Holi Festival: The Carnival of Colours
Holi is celebrated as a festival of colours in India and across the world. It is the festival of colours, emotions, happiness and It is celebrated as a festival of victory of good over evil. It also marks the beginning of spring. The purpose of the festival is to bridge the gap in social circle and have a cordial relationship between the people in the locality. People share joy with each other irrespective of class, creed, age, gender etc. Although it is primarily a Hindu religious festival, people all across religions celebrate with great joy and enthusiasm. The festival is celebrated in the month of Phalgun on Pournami day (full Moon), which is in the month of March or sometimes in February as per Gregorian calendar.
Significantly, importance is given more on sharing of love and togetherness than on religious ceremonies in celebrating Holi. People will all walks of life will come together, play and laugh, forget and forgive each other and celebrate with joy. The celebrations start on the eve of the Holi, with Holika Dahan, where the effigy of Holika, the evil sister of demon hiranyakashipu is burnt. People gather around the bonfires and they dance, sing and laugh. Next morning after some religious ceremonies, the carnival of colours starts. People throw dry coloured powder or coloured water on each other. Young participants use water guns and water filled balloons. Whole street and parks are filled with colour. There will be musical performances and people sing, dance and party whole day. People forget all the differences within them. They visit friends and family and share food, drinks, sweets etc. In some places, some kind of intoxicating drink called Bhang is used. (Also Read: What is Bhang and Bhang recipes)
Significance of Colours
The beauty of the Hinduism is that every aspect of it has a deeper meaning. We need to be broad minded in understanding the ancient culture. The festival is not only about fun and joy, it also has medicinal significance which is used in colour therapy. Each colour has its own significance and represents its own nature. Colours will affect mind and emotions. Our body is also made up of several colours and there can be imbalance of colours in the body more so at the time of seasonal changes. The festival is celebrated at the time of ending of winter and starting of summer. Body is more prone to get the disease in this time. In ancient times, colours were prepared from flowers and other natural ingredients like neem, turmeric, ginger, cumin etc. The flowers will be dried in the Sun and then a fine powder is made. Likewise other natural herbs will be used. And it is mixed in water to make a pigment. These sattvik fragrance provides nourishment to the body and the mind. The colour which is deficient in the body will be supplemented in this manner. However, today we use colours made of chemicals which will have long lasting impact on our body. (You can read here to know how to prepare natural colours).
The legends behind Holi Festival
The name Holi is derived from ‘Holika’, who is a sister of demon king Hiranyakashipu. He was a king of Multan and was very arrogant towards people. He had obtained a boon, that made him immensely powerful and undefeated. He challenged the gods and conquered the world. He thought himself to be a God and ordered everyone in the kingdom to worship him. However, his own son Prahlada, who was a small boy at that time, did not obey the order and worshipping Lord Vishnu. Prahlada was an ardent devotee of Vishnu. The father got enraged and he ordered to punish Prahlada. He subjected Prahlada for severe punishments but it could not deter the determination of Prahlada. Every time when he was going through the punishment, he was chanting Vishnu’s name and would come out unhurt. Finally, after failed with all the ways, hiranyakashipu asked his sister Holika to enter the blazing fire along with Prahlada. She was wearing a cloak that made her immune from fire injuries. As the fire roared, to the amazement of everyone, the cloak flew and encircled Prahlada. Thus prahlada survived and Holika got burnt. And Lord Vishnu appeared and killed HIranyakashipu. The next day when fire cooled down, people applied ash on their forehead and celebrated with joy.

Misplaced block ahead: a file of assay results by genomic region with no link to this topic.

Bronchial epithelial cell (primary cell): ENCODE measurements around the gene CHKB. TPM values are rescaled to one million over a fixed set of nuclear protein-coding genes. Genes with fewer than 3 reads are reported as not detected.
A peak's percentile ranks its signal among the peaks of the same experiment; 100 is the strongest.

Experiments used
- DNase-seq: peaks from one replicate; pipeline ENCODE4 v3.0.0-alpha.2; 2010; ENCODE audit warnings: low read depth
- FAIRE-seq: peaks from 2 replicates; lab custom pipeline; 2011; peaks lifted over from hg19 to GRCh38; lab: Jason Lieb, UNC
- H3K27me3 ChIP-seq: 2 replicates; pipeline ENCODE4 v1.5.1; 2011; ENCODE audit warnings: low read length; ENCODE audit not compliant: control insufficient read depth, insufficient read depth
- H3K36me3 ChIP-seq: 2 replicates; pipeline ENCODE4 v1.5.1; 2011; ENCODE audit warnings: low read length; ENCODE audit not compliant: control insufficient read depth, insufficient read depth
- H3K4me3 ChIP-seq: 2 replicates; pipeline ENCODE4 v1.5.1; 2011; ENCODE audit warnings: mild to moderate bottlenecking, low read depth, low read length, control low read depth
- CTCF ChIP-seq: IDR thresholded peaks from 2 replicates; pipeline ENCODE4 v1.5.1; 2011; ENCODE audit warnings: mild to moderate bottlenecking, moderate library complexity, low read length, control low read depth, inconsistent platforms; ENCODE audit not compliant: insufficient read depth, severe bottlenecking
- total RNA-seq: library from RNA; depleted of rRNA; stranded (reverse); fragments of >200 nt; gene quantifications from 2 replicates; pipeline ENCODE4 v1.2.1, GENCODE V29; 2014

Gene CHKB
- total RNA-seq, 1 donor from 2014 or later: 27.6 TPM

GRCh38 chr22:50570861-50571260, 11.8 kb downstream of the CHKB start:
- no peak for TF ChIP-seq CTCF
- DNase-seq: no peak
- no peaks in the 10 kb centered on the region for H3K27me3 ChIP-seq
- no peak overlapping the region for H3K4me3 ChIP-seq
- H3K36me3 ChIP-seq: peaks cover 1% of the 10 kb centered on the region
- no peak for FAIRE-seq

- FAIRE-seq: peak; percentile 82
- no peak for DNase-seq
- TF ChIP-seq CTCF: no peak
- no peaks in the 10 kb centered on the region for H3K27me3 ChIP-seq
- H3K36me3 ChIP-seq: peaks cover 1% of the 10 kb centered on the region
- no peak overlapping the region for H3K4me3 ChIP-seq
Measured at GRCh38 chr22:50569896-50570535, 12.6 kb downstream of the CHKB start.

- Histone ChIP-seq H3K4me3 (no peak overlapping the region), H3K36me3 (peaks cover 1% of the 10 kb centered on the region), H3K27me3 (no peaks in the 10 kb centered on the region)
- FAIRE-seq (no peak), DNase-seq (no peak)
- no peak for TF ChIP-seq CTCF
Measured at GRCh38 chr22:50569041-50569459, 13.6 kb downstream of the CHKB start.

As per the other legend, when Sati, the consort of Lord Shiva, got immolated in fire because her father Daksha disrespected herself and Shiva. By hearing this, Lord Shiva renounced the worldly duties and went into deep meditation. Due to the absence of Shiva, the order of the world got crumbled. Meanwhile, Sati got incarnated as Goddess Parvati. She along with other gods went to Lord Kamadev, the god of love and passion, to bring him back to the normal state. Kaamadev is the son of Krishna and Rukmini and his wife is Rati. Kaamadev agreed to help even though he knew the consequences of doing so. As planned, Kaama shot the arrow towards Shiva, who was in meditation. This made Shiva very disturbed and he opened his third eye (Phaala Netra) and reduced Kaama into ashes. But he was successful in bringing Shiva out of meditative trance. Later Rati and other Gods explained the situation and pleaded Shiva to restore Kaama into life. Shiva accepted it and restored him from the ashes in the form of Pradyumna. And finally Shiva married Parvati and restored the order of the world. Because of the sacrifice of Kaamadev, people started worshiping Kaamadev and celebrated on this day.